Sat | Jan 19, 2019

LETTER OF THE DAY - Change with the times, UCJ

Published:Tuesday | September 2, 2014 | 12:00 AM


I write in reference to the current 'storm' over the non-accreditation of programmes. While most commentary so far places the blame squarely at the feet of "dishonest" institutions, as a stakeholder with knowledge of the situation I have a different take on it.

In my opinion, the problem lies with inefficiencies at the University Council of Jamaica (UCJ). Their processes and systems should be comprehensively reviewed and revised to ensure that, within a reasonable period, (say six months) an accreditation decision can be reached.

Those who cannot meet the standards would then quickly be exposed and we would not have the problem of persons waiting years and not knowing if their degree can be used.

It should not be that institutions that have been around for over 100 years are being denied accreditation because "we are going through the process" as this then gives the impression that something is wrong with the institution/course.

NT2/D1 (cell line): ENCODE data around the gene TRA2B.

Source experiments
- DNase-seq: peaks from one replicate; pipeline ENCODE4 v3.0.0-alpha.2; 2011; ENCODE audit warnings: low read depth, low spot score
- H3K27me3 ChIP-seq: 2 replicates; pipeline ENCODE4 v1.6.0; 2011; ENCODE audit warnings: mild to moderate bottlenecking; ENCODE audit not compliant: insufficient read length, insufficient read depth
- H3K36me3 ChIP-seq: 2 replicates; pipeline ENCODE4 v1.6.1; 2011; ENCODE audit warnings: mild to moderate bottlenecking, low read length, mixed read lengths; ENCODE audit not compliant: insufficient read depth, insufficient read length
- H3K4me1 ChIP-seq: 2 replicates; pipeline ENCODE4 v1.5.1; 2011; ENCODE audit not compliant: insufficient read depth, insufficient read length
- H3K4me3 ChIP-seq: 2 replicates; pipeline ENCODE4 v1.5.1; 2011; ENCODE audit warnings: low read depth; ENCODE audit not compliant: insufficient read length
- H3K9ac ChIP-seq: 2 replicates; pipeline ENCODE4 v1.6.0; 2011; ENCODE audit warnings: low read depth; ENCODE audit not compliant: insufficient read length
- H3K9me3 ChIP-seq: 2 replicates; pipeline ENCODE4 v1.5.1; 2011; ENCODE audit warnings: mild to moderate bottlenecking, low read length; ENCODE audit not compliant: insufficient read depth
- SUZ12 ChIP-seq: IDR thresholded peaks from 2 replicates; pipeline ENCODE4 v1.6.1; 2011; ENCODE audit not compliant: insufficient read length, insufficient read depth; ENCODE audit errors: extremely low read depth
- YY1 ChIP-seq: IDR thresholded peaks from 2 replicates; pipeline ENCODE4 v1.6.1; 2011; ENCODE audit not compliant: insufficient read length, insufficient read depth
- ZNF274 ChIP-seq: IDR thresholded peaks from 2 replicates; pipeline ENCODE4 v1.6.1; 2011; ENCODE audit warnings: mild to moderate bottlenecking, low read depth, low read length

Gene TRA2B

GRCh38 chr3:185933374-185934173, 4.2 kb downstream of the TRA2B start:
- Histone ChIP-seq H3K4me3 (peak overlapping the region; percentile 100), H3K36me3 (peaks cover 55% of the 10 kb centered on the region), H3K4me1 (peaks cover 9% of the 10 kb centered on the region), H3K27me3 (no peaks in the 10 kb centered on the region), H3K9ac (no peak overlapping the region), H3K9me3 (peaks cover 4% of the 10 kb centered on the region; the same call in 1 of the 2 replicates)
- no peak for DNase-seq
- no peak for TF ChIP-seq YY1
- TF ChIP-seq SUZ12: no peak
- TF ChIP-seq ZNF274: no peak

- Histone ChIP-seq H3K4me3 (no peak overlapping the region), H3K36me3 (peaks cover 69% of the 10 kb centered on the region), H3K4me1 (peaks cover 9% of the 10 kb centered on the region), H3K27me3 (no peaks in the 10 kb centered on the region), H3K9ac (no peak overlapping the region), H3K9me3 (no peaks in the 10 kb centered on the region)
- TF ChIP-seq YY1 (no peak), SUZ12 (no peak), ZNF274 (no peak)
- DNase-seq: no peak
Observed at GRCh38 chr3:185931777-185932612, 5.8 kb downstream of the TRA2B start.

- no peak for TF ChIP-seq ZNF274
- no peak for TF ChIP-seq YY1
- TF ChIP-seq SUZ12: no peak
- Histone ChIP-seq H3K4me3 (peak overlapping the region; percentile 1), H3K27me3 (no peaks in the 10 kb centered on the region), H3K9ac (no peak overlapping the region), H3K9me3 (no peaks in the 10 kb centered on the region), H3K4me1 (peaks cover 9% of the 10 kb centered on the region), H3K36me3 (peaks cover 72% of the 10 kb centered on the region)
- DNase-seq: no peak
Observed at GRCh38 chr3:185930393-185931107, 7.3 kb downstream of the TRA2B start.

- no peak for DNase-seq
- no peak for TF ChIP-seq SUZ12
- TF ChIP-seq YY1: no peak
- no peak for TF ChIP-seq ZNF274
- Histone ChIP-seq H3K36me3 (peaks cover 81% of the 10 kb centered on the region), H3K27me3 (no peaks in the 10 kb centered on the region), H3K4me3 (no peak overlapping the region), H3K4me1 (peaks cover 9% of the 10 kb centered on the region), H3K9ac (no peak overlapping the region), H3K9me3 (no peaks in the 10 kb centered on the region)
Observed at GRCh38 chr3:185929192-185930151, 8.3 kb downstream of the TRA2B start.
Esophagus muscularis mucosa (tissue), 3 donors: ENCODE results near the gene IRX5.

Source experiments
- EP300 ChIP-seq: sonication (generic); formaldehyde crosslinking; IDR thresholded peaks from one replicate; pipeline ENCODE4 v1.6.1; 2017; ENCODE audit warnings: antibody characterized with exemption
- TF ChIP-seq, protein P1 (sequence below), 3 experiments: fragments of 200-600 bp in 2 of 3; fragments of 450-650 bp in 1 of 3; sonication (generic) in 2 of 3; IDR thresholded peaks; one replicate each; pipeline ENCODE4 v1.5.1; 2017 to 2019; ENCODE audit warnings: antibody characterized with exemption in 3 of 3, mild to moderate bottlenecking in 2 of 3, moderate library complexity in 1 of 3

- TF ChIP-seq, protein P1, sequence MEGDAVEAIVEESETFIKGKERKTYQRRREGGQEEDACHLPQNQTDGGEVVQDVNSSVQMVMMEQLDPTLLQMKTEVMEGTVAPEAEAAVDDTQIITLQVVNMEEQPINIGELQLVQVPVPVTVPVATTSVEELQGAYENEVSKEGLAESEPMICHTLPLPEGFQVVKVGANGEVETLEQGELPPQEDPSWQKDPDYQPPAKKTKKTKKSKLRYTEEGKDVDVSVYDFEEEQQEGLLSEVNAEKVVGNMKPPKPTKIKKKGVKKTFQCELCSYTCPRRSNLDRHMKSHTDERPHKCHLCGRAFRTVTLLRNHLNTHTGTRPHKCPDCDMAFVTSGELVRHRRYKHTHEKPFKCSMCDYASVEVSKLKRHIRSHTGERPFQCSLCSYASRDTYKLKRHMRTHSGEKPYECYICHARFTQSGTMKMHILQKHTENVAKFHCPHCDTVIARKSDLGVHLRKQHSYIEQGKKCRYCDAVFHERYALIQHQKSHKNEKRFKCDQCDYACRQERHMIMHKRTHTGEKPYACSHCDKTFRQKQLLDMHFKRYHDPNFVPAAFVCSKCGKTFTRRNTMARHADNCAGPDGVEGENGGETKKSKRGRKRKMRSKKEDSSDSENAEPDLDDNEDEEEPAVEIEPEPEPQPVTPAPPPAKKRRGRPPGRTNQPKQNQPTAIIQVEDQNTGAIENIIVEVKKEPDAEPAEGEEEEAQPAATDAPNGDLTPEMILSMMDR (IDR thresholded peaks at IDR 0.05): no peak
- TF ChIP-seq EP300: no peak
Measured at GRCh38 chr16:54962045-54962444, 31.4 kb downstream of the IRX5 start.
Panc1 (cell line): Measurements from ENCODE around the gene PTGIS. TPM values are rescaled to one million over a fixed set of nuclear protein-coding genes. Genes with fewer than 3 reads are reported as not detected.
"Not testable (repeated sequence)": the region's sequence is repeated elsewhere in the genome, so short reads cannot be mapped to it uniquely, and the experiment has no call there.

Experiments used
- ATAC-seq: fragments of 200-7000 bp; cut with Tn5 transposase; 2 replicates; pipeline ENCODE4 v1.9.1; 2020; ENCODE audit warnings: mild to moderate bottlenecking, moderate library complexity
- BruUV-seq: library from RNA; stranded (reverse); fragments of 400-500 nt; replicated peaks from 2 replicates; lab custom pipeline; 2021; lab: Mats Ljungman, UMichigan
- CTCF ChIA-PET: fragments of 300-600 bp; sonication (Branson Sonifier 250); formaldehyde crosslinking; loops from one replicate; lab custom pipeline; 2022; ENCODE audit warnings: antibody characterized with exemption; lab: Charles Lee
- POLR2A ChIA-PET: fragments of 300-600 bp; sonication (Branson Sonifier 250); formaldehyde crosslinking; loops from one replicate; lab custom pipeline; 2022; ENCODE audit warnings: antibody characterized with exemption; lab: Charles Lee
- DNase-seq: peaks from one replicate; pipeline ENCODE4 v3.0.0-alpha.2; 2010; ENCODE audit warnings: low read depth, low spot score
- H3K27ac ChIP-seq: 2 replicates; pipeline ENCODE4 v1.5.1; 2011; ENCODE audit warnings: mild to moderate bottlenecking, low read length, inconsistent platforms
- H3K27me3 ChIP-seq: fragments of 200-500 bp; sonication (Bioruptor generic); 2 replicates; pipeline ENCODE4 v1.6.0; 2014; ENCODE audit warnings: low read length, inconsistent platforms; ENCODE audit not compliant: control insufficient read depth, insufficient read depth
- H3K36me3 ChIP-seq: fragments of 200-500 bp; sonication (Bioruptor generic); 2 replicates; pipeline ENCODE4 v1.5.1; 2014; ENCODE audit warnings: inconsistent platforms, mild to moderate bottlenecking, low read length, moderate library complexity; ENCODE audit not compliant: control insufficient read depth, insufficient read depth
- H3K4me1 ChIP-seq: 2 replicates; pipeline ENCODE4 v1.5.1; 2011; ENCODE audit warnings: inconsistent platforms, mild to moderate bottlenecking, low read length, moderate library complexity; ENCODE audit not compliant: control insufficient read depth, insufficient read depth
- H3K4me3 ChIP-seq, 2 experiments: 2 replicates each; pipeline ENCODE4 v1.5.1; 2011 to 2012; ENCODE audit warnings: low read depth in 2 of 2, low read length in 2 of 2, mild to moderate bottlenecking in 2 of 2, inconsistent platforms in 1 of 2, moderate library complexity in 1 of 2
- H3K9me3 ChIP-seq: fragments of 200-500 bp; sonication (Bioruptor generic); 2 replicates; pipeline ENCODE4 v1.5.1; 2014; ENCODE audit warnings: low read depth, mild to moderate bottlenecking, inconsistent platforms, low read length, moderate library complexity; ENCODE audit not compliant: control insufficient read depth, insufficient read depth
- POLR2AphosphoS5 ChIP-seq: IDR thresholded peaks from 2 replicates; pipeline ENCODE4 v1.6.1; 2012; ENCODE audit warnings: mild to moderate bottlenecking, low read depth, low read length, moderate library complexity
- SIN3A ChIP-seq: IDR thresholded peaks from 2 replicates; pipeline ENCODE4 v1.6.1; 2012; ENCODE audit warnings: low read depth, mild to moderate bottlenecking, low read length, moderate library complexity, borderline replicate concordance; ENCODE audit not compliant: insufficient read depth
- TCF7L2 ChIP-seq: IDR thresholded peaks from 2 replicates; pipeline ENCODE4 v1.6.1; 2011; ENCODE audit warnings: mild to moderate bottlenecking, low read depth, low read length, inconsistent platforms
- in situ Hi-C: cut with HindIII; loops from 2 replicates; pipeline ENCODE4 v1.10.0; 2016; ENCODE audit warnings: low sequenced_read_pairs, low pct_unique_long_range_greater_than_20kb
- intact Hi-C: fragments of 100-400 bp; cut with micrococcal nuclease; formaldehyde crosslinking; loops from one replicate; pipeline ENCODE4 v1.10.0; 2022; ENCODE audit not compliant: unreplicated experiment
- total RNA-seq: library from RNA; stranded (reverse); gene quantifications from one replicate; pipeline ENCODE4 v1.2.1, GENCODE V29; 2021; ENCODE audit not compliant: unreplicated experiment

For example, why does the start of any work on accreditation have to wait on the graduation of a set of students?

While I agree that the final quality verdict should depend on interviewing a set of graduates to find out their experiences on the programme, I cannot see why ALL other verification work cannot be started from the moment the programme begins and completed by programme end. The final interview can then be made one week after graduation and the decision reached within weeks, not years.

The function of the regulator is to facilitate a quality education system of the highest standards and integrity.

When the policies and processes used by the regulator allow a few institutions to get a free pass while others struggle and are made to seem inferior, questions have to be raised over its operation.

The quality standards are important and should never be compromised, but there are several different ways of getting to the objective of verifying quality. It should not be that a methodology and requirements designed decades ago should always be followed no matter what.

Times change, change with the times.

Dudley Peter Barrett

Programme Manager - B&B University College Ltd

Approved Local Tutor